`Haven' has one social message at its core and two fairly interesting tales to tell, and also its beautiful scenery to show. But its lost innocence theme and melodramatic love story could have been better with another way of telling them, more straightforward narrative."
Good Film From Such A Young Director/Writer
B. Merritt | WWW.FILMREVIEWSTEW.COM, Pacific Grove, California | 01/19/2007
(3 out of 5 stars)
"Nonlinear storytelling has become fairly common for cinema, but HAVEN adds a few more levels. Most notable is the wonderful acting and great script. It isn't excellent or mind-blowing, but entertainment-wise it certainly draws one in.
Orlando Bloom (LORD OF THE RINGS) stars as Shy, a young man given that name when he witnessed his father bludgeoned to death and then didn't speak for years. Now grown into a somewhat respectable young fellow, he lives on a small Caribbean island where he works as a boat cleaner.
Intersecting with his life is that of Andrea (PIRATES OF THE CARIBBEAN: DEAD MAN'S CHEST), a beautiful native islander who's family is fairly-well moneyed and protects her as if she were a princess. When they discover that Shy and Andrea are secret lovers, they immediately attack Shy, leaving him facially scarred.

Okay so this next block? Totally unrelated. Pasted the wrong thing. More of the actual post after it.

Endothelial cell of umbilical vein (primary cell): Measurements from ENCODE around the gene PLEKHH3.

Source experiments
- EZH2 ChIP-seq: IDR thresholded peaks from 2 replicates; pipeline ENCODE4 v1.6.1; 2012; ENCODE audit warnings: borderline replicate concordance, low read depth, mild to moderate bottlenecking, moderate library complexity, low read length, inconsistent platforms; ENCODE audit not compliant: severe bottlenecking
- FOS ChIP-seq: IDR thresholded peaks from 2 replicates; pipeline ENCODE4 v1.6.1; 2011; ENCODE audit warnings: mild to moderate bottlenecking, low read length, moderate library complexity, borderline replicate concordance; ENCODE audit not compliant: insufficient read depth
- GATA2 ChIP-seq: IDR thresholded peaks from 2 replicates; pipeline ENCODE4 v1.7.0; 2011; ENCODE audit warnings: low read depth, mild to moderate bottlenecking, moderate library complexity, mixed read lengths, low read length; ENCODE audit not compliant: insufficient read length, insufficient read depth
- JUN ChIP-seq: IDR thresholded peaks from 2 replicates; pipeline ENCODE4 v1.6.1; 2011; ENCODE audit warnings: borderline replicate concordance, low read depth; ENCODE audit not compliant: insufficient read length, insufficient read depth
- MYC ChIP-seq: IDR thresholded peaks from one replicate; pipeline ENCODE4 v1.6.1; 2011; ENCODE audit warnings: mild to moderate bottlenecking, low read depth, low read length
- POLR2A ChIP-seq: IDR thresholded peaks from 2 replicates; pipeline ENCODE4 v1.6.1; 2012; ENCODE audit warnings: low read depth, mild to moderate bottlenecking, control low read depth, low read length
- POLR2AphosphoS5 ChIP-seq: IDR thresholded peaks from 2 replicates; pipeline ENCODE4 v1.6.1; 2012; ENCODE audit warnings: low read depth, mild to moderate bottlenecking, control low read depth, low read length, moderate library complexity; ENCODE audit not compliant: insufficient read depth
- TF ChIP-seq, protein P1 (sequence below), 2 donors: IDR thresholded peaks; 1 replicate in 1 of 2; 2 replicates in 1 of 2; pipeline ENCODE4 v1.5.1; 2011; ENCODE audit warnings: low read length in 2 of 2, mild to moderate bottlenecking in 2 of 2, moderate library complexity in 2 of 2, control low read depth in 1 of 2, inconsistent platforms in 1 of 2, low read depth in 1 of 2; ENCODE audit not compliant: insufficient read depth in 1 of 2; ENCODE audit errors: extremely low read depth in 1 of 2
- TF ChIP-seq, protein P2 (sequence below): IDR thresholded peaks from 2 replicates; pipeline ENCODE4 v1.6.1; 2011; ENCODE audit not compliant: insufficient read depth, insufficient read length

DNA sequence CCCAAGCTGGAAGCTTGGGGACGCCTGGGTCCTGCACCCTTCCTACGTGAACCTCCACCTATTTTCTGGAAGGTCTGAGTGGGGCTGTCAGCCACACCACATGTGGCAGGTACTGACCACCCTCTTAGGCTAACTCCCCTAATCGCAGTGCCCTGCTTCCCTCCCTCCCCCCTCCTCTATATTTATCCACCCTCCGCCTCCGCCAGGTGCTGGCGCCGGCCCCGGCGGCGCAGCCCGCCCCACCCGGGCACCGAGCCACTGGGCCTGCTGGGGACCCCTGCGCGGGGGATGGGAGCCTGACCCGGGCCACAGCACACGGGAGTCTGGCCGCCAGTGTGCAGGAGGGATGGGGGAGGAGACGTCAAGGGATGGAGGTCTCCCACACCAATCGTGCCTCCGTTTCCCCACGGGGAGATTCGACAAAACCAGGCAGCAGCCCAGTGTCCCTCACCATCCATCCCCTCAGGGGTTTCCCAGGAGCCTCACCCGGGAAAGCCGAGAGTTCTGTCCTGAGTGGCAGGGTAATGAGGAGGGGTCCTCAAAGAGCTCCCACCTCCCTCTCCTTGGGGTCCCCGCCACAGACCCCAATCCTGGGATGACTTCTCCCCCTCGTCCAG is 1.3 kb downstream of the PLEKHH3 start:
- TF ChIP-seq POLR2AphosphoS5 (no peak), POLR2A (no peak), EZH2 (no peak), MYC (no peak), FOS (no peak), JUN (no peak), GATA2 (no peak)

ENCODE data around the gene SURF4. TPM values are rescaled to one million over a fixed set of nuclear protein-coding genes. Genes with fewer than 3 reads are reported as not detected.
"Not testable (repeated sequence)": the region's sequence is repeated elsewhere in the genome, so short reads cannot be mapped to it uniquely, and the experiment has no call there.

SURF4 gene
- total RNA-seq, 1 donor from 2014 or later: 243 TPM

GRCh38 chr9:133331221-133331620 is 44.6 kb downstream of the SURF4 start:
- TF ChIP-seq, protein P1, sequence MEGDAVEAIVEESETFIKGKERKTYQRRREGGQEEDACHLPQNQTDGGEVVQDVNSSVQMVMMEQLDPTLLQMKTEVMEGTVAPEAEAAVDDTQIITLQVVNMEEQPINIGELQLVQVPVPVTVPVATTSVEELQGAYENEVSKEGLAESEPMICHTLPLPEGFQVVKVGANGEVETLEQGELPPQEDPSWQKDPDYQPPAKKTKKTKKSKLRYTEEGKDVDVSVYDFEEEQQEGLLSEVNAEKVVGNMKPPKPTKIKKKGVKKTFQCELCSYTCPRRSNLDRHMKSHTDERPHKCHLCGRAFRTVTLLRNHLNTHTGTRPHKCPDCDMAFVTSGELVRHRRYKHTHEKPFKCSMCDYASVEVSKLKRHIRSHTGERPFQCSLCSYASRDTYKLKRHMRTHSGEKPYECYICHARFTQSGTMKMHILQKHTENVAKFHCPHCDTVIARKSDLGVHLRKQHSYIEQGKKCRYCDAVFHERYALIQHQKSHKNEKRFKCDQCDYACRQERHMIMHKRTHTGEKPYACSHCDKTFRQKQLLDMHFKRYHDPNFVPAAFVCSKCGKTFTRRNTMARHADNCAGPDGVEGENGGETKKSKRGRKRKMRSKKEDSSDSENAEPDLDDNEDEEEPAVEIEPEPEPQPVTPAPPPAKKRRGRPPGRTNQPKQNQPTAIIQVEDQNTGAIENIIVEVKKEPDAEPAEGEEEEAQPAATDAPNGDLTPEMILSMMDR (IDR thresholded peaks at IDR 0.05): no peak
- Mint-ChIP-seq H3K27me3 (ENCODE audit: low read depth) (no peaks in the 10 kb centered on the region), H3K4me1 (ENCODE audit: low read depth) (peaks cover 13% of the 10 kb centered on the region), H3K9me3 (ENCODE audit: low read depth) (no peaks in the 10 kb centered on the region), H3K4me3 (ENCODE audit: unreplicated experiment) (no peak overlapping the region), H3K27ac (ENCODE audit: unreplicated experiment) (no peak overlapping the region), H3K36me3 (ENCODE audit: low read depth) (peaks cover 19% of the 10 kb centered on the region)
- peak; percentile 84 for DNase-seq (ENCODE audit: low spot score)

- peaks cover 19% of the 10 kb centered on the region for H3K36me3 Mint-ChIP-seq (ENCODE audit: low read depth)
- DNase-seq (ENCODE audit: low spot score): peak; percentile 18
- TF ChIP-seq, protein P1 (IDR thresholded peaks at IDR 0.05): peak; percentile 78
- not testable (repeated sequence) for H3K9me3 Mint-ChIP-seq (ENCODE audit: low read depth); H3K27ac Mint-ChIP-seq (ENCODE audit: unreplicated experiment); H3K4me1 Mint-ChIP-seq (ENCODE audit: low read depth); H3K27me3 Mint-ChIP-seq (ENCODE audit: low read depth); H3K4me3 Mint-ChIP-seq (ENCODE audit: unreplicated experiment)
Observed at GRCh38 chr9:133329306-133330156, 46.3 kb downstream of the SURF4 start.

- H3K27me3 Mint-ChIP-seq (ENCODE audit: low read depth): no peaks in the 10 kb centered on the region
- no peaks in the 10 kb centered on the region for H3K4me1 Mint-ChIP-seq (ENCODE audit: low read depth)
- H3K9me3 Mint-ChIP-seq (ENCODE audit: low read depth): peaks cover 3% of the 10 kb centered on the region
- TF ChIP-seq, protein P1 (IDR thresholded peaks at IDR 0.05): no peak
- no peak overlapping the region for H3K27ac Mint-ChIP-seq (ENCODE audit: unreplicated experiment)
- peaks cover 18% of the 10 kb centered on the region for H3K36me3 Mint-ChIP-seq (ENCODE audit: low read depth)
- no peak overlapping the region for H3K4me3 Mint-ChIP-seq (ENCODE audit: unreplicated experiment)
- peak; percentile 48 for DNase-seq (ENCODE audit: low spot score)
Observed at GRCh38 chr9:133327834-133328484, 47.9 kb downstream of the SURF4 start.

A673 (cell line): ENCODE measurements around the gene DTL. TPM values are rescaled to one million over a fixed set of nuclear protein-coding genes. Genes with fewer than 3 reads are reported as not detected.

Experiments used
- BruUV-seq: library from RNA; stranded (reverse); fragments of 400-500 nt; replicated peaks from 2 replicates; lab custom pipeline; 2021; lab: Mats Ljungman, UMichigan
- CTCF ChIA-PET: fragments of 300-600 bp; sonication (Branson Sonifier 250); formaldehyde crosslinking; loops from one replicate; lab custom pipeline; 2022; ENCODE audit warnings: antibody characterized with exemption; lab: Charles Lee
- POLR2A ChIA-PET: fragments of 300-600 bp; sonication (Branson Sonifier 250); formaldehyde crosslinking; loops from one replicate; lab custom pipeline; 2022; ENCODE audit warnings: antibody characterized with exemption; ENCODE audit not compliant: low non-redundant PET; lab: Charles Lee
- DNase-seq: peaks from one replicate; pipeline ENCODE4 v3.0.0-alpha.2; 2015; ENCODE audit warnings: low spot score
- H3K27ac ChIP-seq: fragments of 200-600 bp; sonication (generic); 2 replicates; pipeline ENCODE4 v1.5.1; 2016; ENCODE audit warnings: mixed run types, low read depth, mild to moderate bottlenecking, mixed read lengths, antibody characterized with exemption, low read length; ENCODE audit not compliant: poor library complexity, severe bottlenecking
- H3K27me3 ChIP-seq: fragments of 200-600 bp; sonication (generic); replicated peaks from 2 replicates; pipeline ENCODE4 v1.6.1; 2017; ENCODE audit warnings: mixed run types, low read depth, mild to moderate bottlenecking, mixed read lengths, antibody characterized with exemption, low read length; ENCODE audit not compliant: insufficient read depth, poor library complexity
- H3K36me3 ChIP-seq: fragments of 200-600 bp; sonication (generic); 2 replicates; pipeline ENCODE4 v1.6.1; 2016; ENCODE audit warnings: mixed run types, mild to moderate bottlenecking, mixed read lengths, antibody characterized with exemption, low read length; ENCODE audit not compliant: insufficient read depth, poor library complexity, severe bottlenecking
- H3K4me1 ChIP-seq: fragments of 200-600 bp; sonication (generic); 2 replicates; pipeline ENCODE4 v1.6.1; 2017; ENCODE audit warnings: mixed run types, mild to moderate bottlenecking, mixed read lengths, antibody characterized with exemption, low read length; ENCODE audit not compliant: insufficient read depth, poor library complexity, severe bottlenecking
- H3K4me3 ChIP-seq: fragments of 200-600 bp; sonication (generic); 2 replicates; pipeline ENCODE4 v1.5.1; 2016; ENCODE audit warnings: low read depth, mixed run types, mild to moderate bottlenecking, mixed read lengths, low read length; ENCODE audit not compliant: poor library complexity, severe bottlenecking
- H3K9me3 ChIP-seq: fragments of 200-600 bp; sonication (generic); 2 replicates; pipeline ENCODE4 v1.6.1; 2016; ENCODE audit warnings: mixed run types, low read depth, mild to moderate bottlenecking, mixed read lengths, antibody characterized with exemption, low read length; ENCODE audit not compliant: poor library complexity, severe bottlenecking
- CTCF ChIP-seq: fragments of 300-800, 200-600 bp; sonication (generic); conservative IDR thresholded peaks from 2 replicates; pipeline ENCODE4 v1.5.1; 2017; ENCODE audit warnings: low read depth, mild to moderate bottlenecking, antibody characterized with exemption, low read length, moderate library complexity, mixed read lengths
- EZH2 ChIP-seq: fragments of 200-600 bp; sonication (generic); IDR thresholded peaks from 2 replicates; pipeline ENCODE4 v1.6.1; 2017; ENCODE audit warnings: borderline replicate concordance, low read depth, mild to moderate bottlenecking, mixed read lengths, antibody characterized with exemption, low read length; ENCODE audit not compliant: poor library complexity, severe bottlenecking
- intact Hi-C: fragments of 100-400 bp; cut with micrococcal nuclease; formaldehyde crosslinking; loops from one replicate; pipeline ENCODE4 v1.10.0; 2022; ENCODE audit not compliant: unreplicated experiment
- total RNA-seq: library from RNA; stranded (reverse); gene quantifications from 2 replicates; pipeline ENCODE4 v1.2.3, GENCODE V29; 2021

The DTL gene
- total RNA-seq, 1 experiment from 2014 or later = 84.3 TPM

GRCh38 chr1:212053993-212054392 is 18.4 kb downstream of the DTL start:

Carl Ridley (Bill Paxton, TWISTER) and his daughter Pippa (Agnes Buckner, THE IRIS EFFECT) just celebrated Pippa's 18th birthday. But all is wrong with their world. Carl has some shady business dealings and the treasury department is hot on his heels, thus forcing them to leave their Florida home and flee to the Caribbean.
All of these people's lives are destined to intersect in interesting and often deadly ways. But the beginning of the film is actually the end, and the end just the beginning. We're introduced to this fact about 3/4 of the way through the movie as we start witnessing similar events but seen in more detail or through another character's viewpoint.
The film is really about love and all the terrible things that can result because of this strange emotion. Whether it's young love, the love of a father for his daughter, the love of money, or forbidden love (i.e., closet gay), Haven takes us deep into the terrible ties that bind love to all of us.